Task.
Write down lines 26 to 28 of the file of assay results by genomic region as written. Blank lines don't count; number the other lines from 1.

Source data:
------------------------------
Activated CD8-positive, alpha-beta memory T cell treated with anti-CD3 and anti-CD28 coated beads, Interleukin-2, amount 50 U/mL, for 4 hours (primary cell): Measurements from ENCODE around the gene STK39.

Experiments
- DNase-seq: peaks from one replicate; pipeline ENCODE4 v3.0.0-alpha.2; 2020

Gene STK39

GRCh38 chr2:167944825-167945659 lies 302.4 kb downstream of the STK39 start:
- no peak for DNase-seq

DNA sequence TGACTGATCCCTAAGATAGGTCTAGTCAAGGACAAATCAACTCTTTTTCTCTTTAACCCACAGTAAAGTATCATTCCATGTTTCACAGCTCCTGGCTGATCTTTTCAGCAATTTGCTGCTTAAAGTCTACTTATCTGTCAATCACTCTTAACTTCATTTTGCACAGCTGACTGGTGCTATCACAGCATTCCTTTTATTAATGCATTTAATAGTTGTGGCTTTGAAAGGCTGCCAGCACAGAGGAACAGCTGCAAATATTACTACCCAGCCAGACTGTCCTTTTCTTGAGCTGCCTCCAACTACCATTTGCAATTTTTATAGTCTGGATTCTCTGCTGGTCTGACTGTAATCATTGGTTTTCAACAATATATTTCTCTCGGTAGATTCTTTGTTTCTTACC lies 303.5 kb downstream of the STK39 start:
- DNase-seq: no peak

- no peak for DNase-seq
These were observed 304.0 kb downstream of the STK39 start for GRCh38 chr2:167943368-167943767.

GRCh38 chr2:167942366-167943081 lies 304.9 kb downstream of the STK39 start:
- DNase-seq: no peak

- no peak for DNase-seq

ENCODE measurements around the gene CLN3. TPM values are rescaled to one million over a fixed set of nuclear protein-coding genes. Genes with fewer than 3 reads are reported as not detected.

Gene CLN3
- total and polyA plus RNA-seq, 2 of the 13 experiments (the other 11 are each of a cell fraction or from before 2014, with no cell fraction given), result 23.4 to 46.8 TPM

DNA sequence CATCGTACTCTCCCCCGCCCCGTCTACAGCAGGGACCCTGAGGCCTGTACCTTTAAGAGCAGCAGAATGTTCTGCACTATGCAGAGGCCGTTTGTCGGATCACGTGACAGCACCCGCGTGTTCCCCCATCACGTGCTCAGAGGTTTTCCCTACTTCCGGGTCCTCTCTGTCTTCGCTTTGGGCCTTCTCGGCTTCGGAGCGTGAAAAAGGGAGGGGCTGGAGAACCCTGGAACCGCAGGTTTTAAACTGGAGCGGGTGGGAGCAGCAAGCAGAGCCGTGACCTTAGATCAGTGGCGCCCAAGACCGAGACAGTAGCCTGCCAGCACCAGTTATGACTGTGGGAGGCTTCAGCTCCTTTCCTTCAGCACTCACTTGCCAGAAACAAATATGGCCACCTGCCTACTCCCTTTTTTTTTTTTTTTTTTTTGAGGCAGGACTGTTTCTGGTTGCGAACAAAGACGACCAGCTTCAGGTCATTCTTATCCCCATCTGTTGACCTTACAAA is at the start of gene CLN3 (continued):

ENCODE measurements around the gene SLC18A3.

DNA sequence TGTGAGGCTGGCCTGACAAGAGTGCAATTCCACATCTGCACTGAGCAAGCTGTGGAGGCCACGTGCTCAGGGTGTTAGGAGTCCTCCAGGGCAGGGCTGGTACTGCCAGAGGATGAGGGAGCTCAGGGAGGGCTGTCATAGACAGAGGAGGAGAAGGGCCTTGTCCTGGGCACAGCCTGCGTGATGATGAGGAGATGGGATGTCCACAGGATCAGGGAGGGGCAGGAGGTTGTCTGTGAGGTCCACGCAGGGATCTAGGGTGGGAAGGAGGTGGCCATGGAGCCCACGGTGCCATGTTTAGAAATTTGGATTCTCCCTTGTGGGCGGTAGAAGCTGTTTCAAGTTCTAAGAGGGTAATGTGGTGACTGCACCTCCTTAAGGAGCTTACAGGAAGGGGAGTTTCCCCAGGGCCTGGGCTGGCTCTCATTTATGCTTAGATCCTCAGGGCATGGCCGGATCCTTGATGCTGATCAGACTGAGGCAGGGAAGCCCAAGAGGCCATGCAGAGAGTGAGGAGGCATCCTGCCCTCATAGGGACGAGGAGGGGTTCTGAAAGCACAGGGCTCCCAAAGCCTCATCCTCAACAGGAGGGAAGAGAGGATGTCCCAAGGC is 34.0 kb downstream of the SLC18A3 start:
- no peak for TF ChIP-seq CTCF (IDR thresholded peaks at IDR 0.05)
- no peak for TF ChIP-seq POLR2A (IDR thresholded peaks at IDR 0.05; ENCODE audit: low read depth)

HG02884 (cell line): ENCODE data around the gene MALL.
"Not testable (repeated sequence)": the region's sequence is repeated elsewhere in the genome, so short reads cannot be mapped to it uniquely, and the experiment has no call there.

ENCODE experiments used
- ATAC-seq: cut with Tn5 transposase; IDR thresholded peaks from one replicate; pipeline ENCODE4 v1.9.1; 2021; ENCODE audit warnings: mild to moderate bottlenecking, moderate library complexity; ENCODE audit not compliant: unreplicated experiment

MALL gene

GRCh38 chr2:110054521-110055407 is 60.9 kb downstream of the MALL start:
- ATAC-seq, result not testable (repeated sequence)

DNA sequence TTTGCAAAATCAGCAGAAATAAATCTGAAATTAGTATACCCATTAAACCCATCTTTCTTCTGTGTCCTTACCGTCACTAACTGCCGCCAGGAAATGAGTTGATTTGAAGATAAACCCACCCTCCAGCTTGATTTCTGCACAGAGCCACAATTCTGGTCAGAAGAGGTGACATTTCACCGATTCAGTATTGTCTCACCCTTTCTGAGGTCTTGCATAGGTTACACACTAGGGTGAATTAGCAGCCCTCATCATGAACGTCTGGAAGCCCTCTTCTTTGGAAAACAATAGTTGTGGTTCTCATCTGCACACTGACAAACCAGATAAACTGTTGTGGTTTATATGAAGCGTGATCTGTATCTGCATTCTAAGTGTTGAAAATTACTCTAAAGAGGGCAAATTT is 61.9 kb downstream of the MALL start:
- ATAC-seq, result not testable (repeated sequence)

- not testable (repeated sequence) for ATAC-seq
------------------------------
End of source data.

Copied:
MALL gene

GRCh38 chr2:110054521-110055407 is 60.9 kb downstream of the MALL start:
- ATAC-seq, result not testable (repeated sequence)